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COMMENTS 

How come “intolerant” Poland is among European leaders in collecting data on hate crimes?

In Poland over the past ten years, there has been a creeping recognition of the need to combat hate crime. While intolerance remains an issue in this Central European country, developments in in the official response to targeted violence are evident. Nevertheless, it is unclear what motivated the authorities to address this issue. Piotr Godzisz, PhD candidate at UCL SSEES, explores what explains Poland’s leadership in this regard.
14 January 2016
Piotr Godzisz More...

Starts: Jan 14, 2016 12:00:00 AM

Maps in Films: the View from Ealing

In the website The Cine-Tourist, Roland-François Lack, Senior Lecturer in UCL’s Department of French, has created a repository for his research around cinema and place. Here he illustrates some connections between maps and films.
1 February 2016
Roland-François Lack More...

Starts: Feb 4, 2016 12:00:00 AM

How ISIS Rule and Mobilisation Matters for the Military Response to the Paris Attacks

Kristin Bakke, Senior Lecturer in Political Science looks at how air strikes may affect ISIS, given how ISIS rules and how it mobilises support and recruits fighters. Although air strikes might contribute to containing the group and its ability to rule, it is likely to fuel the narrative that fosters mobilisation. To the degree that there is a case for a military response against ISIS, it is, by itself, insufficient. More...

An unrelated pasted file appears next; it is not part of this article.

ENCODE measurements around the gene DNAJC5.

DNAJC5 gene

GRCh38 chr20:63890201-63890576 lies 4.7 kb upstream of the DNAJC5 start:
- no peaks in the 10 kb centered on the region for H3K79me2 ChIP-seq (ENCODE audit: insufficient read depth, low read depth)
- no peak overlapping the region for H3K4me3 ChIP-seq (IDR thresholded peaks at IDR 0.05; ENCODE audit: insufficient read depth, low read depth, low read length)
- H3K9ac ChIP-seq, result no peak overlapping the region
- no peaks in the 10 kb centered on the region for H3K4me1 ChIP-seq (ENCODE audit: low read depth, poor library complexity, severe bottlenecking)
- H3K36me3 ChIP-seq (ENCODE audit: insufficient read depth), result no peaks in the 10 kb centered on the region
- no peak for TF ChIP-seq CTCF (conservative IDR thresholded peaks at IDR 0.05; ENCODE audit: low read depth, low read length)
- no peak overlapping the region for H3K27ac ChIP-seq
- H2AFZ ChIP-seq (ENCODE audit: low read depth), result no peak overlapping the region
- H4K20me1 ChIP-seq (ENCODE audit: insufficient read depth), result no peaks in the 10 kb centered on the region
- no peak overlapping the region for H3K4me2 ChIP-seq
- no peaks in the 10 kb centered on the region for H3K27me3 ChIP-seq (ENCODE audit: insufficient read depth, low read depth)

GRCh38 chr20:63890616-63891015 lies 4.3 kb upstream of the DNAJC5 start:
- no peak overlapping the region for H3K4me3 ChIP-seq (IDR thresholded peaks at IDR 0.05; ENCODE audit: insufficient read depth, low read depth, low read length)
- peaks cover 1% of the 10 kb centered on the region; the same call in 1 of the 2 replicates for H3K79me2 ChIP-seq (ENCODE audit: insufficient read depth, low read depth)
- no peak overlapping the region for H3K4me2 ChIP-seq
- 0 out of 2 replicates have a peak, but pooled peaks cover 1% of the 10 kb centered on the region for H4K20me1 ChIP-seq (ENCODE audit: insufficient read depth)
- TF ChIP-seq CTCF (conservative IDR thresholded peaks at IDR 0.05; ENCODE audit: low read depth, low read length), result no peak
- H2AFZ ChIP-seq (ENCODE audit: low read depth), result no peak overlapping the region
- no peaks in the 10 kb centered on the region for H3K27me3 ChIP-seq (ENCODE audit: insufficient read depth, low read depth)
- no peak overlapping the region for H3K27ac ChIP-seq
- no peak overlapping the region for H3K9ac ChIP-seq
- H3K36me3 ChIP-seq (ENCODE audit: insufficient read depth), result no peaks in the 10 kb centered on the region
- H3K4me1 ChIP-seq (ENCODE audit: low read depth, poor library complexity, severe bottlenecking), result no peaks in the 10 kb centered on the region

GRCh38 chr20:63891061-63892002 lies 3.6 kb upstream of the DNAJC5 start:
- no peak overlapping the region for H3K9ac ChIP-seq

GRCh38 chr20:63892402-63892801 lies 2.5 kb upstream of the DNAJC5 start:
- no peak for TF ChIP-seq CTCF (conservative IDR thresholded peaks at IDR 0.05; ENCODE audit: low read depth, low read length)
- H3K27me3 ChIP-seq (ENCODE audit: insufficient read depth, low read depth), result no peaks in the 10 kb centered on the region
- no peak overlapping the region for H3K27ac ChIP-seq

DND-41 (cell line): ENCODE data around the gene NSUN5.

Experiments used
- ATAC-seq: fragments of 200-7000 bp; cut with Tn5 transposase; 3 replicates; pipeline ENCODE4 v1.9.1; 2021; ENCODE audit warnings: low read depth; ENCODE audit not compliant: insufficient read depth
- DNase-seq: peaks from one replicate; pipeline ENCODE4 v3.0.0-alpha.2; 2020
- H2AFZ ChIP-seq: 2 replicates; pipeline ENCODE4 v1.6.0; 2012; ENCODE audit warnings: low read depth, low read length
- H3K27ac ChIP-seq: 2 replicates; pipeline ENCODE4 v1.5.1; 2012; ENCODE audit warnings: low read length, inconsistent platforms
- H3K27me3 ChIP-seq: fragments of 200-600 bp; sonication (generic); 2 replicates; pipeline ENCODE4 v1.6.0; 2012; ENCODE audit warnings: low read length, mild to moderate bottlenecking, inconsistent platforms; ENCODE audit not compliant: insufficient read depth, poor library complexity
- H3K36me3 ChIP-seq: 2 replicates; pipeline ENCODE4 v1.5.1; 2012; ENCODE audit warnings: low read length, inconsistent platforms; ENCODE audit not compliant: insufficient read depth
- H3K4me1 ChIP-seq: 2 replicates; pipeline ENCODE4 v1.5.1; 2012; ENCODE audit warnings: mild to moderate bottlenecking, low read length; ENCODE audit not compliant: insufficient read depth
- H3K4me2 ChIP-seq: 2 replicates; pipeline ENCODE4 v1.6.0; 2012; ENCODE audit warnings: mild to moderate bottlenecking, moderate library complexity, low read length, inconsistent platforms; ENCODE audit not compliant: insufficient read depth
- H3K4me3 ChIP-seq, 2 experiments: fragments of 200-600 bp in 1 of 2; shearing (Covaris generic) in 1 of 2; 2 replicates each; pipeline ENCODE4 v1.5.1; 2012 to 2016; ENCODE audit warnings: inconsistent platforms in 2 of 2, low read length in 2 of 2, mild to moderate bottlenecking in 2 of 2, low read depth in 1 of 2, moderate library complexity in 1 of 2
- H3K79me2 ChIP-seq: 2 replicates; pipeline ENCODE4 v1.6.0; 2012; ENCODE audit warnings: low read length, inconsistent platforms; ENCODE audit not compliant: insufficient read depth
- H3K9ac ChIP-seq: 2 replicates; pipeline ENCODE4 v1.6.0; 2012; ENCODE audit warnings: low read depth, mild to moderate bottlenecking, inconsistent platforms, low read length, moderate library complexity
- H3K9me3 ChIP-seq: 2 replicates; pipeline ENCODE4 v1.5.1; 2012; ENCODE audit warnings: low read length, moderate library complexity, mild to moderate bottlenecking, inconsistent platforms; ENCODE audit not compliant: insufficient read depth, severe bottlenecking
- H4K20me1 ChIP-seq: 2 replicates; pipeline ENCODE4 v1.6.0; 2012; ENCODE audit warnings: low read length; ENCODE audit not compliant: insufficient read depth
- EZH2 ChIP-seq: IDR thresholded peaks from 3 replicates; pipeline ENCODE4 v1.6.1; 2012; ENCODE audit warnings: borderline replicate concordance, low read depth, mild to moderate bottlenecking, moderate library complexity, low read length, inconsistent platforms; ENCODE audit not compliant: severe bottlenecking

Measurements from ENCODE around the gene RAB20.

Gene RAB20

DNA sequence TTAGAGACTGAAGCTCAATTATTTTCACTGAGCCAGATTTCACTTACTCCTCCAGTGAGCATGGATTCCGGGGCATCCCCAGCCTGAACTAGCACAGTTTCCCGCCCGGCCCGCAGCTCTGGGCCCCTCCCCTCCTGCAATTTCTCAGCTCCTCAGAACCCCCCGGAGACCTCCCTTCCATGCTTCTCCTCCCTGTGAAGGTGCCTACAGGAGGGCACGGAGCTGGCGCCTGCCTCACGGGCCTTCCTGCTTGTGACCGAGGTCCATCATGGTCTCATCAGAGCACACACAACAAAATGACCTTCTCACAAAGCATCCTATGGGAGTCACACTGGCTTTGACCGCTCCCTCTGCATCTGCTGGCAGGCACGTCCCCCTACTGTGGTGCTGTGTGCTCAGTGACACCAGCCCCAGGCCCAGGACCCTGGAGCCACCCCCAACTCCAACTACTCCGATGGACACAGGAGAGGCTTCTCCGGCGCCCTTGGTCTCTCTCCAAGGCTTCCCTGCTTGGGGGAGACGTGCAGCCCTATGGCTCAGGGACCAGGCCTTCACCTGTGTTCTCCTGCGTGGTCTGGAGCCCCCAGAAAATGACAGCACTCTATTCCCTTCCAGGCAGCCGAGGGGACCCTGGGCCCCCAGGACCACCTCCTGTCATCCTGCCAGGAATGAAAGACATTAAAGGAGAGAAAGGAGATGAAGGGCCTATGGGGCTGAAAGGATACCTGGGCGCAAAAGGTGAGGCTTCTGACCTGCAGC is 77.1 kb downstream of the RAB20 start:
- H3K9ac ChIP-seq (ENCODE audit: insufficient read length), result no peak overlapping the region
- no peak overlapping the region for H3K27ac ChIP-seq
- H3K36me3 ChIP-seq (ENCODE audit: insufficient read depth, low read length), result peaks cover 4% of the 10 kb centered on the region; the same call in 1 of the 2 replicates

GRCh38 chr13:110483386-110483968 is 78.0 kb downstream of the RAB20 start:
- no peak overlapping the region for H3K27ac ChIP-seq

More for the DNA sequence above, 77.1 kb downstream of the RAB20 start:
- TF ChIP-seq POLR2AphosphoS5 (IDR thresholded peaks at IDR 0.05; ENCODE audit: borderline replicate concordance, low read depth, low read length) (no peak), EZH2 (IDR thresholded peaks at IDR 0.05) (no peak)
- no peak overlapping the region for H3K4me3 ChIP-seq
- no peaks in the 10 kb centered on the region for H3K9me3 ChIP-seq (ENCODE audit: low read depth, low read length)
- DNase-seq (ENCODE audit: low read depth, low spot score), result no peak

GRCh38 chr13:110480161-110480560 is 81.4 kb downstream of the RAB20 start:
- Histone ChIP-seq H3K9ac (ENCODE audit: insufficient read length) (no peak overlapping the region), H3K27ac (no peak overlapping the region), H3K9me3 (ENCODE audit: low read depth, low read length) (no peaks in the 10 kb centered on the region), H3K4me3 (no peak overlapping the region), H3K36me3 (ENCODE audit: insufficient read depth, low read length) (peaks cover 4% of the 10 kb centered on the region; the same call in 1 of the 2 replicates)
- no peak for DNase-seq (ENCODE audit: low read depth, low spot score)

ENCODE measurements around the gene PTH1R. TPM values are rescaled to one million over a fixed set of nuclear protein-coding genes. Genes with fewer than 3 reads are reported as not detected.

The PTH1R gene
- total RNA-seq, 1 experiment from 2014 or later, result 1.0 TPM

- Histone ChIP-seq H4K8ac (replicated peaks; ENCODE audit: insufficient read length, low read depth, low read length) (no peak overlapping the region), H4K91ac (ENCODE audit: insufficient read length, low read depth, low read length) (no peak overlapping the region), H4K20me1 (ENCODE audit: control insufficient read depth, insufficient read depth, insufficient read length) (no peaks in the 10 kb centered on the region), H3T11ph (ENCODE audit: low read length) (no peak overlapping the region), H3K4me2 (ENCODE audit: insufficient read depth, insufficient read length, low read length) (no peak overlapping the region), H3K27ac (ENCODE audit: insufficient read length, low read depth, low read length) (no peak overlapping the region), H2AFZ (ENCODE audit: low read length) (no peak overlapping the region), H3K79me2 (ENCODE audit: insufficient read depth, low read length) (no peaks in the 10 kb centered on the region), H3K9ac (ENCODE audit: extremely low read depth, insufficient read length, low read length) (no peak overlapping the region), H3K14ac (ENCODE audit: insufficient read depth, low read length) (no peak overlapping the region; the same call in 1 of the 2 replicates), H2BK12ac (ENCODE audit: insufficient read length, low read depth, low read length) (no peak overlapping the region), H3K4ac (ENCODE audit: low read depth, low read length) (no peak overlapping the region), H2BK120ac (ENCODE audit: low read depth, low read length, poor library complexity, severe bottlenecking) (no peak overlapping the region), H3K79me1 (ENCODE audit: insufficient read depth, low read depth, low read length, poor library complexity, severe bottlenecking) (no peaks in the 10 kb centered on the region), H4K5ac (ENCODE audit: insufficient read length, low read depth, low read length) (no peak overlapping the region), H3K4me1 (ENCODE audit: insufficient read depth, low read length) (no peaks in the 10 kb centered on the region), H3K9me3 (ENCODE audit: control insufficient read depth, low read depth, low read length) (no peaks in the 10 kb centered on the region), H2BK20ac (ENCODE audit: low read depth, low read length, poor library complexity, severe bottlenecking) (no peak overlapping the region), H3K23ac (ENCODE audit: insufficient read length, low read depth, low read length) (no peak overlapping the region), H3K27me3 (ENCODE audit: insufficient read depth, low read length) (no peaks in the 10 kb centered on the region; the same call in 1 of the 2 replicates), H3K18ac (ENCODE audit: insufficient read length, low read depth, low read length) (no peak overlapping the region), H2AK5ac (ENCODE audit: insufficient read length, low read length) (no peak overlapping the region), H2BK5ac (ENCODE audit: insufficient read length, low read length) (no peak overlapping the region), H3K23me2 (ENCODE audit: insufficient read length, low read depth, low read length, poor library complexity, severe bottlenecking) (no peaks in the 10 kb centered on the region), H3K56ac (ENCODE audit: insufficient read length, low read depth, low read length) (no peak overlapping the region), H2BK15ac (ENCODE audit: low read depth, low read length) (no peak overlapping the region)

Starts: Dec 16, 2015 12:00:00 AM

Spatial Analysis

6 February 2013

Spatial justice and regional calls for devolution and/or independence in a ‘European Union of the Regions’.

Several member states of the European Union have, in recent months, been faced with a strengthening of claims for territorial independence, or for more devolution, from one of their constituent regional units with a strong regional ‘identity’: Scotland in the United Kingdom, Catalonia in Spain, and Flanders in Belgium are the most notable examples. Such claims are not new and have a long political history in these three countries. What seems to be new is their intensification in a context of economic crisis of the nation-state and of the EU, leading particular regions to contest the current model of fiscal redistribution in place at the national level and demand that structural changes be implemented in order to gain the ‘true’ means to steer and finance their own regional development.

This research is supported by UCL European Institute's call for proposals 2012-13